Monday, April 25, 2011

Victoria Vlasic, CIG intern 2009, returns to Athens

From January 9 – April 8, 2009, I spent three unforgettable months living in Athens as the Canadian Institute in Greece’s most recent intern from the University of Waterloo. At the time, I was months away from completing my BA in Classical Studies. Now, two years later, I have completed an MA in “Ancient Mediterranean Cultures” at the University of Waterloo and am currently working on an MSc at the University of Edinburgh entitled “The Hellenistic World”. How exciting that my travels have brought me back to this city, and that I am studying its art and sculpture with a fascination just as keen, though perhaps more practiced.

If I had to select a word that best describes my initial experience of Athens, it is this: overwhelming. I do mean this in a good way – there is never a shortage of things to do or see in this city, which makes it both exhilarating and exhausting. On any given night, a world-renowned expert is speaking of his or her own passions, and you may wind up rubbing elbows with individuals whose work you’ve only previously admired in books. Further still, there are countless resources and hours to be spent wandering through museums, libraries, and various sites.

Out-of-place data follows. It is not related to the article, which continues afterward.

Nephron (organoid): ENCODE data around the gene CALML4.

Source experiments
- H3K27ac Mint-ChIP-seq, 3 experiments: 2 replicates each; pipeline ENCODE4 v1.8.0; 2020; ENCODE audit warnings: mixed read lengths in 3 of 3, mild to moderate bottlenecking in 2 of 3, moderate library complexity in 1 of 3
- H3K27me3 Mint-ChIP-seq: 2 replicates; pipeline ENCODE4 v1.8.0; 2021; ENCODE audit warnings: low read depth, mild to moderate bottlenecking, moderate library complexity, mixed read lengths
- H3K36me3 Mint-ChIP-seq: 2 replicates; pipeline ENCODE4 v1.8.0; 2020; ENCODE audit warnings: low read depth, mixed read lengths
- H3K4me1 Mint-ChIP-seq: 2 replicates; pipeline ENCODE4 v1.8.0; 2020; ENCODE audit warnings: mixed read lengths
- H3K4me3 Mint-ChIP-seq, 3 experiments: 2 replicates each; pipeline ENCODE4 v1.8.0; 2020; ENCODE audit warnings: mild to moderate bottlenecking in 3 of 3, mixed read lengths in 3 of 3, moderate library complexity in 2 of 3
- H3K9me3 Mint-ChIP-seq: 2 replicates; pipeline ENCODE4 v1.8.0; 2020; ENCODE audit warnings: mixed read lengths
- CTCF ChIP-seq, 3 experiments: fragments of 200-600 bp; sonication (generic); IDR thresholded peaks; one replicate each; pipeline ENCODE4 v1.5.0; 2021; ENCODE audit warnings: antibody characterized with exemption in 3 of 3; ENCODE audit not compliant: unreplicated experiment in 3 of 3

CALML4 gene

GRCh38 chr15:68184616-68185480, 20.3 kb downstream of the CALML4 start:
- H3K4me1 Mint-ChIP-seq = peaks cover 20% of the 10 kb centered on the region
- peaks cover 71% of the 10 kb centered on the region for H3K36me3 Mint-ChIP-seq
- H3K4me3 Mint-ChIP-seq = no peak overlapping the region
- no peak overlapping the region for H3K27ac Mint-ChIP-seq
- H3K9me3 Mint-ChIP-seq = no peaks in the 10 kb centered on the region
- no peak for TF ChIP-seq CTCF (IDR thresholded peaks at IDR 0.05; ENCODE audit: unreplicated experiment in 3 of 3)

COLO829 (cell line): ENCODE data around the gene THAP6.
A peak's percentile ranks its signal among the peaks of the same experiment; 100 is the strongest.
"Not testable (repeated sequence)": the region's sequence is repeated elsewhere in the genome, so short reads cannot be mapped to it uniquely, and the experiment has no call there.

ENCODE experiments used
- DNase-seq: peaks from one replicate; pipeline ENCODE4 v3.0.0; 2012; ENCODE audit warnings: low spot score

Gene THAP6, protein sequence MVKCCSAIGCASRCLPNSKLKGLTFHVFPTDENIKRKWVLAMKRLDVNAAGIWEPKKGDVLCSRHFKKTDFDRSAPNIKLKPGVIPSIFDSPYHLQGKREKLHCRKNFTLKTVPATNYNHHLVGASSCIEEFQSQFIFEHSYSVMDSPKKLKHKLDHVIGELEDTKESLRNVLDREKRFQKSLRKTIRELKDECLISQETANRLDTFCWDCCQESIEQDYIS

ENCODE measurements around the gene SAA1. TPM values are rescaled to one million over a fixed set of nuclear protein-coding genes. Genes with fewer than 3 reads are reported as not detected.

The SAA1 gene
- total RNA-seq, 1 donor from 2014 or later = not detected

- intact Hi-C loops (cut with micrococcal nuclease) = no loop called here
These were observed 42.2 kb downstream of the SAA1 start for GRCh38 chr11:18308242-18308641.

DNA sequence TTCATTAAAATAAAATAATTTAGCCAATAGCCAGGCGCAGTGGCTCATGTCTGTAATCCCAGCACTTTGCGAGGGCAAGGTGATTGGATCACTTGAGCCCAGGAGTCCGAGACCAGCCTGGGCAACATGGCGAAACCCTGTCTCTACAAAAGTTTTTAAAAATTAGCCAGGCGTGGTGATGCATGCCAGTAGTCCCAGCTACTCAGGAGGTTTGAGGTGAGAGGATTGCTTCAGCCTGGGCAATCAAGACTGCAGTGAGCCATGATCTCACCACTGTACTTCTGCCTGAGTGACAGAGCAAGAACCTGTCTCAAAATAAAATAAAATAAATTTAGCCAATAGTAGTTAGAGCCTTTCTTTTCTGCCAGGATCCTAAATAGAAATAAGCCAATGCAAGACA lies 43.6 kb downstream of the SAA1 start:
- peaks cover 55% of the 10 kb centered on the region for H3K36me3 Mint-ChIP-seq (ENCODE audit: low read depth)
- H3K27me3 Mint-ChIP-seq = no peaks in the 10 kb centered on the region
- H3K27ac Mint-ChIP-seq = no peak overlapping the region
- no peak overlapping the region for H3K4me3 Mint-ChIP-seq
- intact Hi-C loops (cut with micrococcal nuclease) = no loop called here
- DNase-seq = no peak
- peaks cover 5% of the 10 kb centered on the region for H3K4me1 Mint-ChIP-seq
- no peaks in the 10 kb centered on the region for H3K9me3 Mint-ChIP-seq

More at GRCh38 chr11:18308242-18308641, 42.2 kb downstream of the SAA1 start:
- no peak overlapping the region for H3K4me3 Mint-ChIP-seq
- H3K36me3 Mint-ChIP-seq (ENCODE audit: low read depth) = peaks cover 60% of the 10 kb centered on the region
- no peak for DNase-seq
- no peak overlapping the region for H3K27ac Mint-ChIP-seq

Most inspiring of all is the very personal feeling associated with encountering the art firsthand. It can be said that glimpsing the Parthenon for the first time is an exhilarating experience, but it was the hidden treasures that really left their mark on me as a young scholar. One trip to the National Museum at Athens in particular left me standing awestruck before an akroterion from the Temple of Asklepios at Epidauros. Two years later, my thesis on this very piece of sculpture is what brings me back to Athens for a three-week research visit.

I’m so grateful for the warm reception at CIG upon my return this month. The opportunity to live here two years ago played a critical role in my decision to continue with graduate studies, and helped me to forge relationships that make this trip not only personally rewarding, but also academically fulfilling. As I continue to build friendships with members of the CIG as well as the British and American schools at Athens, I am encouraged in my own academic endeavors and hope to someday contribute my own work to a community whose love of antiquity is, just as the city who produced it, overwhelming.

Victoria Vlasic

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